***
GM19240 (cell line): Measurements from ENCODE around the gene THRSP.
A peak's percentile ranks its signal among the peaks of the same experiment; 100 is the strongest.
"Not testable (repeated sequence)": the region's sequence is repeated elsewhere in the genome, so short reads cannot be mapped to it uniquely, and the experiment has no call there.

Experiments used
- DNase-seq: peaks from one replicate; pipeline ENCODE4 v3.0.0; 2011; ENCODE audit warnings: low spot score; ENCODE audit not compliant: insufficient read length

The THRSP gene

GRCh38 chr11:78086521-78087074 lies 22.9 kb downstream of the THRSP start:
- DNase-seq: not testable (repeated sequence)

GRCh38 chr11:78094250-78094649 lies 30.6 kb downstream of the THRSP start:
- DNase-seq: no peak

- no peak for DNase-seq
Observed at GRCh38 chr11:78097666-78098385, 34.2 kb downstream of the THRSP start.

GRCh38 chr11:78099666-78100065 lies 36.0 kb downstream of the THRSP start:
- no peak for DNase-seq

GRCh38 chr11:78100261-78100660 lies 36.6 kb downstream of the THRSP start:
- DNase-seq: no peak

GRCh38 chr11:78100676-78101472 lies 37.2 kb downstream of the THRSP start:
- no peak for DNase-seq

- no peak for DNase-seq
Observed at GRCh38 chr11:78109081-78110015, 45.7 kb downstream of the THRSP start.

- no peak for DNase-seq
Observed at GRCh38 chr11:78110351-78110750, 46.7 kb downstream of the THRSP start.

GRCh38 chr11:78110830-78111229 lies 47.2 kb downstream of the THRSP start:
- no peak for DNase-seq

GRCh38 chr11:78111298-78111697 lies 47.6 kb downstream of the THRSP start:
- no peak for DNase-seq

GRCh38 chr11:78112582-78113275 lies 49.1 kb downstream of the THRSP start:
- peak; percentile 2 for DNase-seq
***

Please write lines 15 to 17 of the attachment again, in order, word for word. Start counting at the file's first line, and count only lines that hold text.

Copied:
GRCh38 chr11:78100261-78100660 lies 36.6 kb downstream of the THRSP start:
- DNase-seq: no peak

GRCh38 chr11:78100676-78101472 lies 37.2 kb downstream of the THRSP start: